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World Rugby have limited full-contact training to 15 minutes per week as part of a set of new guidelines aimed at reducing injury risk and supporting short and long-term player welfare.
The guidelines have been published by both World Rugby and International Rugby Players (IRP), and is supported by national players’ associations, national unions, international and domestic competitions, top coaches and clubs.
They focus on the intensity and frequency of contact training that rugby players undertake throughout their careers.
Full contact training is recommended to be limited to a maximum of 15 minutes per week across a maximum of two days per week with Mondays and Fridays comprising zero full contact training to allow for recovery and preparation.
Other recommended limits include a 40-minute cap on controlled contact training per week and a 30-minute restriction on live set-piece training.
World Rugby Director of Rugby and High Performance and former Ireland coach Joe Schmidt added: “Training has increasingly played an important role in injury prevention as well as performance.
“While there is a lot less full-contact training than many people might imagine, it is our hope that having a central set of guidelines will further inform players and coaches of key considerations for any contact that is done during training.
“These new guidelines, developed by leading experts and supported by the game, are by necessity a work in progress and will be monitored and further researched to understand the positive impact on player welfare. We are encouraged by the response that we have received so far.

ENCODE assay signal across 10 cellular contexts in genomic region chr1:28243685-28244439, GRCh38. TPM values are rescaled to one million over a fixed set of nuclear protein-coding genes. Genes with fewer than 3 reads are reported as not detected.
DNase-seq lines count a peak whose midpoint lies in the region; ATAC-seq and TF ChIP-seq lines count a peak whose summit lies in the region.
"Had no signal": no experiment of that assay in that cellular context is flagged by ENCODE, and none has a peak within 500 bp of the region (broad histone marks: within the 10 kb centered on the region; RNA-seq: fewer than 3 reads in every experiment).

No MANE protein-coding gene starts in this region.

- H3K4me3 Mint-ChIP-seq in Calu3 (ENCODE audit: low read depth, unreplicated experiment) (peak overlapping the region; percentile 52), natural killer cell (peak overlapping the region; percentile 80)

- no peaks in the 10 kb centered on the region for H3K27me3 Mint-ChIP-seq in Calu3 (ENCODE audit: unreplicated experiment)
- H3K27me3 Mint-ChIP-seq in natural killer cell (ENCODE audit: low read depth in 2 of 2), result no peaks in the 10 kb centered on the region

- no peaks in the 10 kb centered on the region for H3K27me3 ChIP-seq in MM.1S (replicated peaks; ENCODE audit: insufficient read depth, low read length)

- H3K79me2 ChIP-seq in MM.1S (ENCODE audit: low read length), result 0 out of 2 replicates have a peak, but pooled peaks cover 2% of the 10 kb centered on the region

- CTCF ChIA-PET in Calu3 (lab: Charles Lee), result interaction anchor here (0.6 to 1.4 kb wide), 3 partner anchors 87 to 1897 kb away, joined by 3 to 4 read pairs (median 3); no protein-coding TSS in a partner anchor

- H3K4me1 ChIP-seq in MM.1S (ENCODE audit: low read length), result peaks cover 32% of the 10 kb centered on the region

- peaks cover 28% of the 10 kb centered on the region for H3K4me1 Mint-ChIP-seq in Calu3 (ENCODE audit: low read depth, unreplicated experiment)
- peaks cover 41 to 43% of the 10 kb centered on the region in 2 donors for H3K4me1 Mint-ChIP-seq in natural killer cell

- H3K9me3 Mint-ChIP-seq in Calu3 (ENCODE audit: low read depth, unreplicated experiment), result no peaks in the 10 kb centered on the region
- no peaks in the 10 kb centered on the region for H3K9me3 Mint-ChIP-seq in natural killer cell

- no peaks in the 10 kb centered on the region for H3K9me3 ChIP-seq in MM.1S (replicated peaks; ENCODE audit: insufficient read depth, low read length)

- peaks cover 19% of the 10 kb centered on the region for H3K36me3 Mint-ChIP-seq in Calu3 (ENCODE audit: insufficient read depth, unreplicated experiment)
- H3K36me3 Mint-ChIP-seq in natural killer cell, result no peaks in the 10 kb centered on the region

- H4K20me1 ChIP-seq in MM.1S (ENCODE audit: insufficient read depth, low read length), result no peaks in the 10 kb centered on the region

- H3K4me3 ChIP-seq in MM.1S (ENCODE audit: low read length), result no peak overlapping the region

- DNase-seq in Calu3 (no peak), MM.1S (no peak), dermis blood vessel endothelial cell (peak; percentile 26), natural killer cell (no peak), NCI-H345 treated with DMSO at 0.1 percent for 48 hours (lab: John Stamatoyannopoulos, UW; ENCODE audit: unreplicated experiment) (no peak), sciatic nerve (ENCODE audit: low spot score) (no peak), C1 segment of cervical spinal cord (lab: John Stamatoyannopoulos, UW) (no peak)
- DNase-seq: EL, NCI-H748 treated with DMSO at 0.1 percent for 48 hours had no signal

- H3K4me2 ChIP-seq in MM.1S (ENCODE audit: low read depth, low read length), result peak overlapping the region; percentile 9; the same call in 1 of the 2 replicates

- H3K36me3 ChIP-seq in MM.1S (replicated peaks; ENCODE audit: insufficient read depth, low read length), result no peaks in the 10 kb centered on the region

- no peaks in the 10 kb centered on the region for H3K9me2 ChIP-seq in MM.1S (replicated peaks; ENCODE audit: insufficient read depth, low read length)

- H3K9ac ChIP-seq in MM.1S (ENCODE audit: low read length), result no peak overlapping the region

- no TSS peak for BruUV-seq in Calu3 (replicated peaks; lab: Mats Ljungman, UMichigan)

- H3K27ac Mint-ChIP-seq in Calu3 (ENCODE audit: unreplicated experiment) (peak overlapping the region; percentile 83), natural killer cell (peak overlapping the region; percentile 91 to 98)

“We recognise that community-level rugby can be an almost entirely different sport in terms of fitness levels, resources and how players can be expected to train, but the guidelines can be applied at many levels, especially the planning, purpose and monitoring of any contact in training.”
Leinster coach Stuart Lancaster, who was involved in reviewing the study and advising the development of the guidelines, said: “We have a responsibility to make the game as safe as possible for all our players. For coaches, optimising training plays a significant role in achieving that objective.
“It is important that we do not overdo contact load across the week in order that players are fresh, injury-free and ready for match days. These guidelines provide a practical and impactful approach to this central area of player preparation and management.”
Ireland international and IRP Head of Strategic Projects and Research Sene Naoupu said: “While this is the first step of the implementation and monitoring process, it is an incredible outcome that shows just how much players care about this area.
“It also provides a foundation to review and determine the future direction of implementation across the game, within an evidence-based injury-prevention programme for performance and welfare.”
The guidelines will feature in the men’s and women’s Rugby World Cup player welfare standards.
World Rugby is also working on a “wide-ranging study of the impact of replacements on injury risk in the sport with the University of Bath in England.”
All of these activities will inform the decisions the sport makes to advance welfare for players at all levels and stages.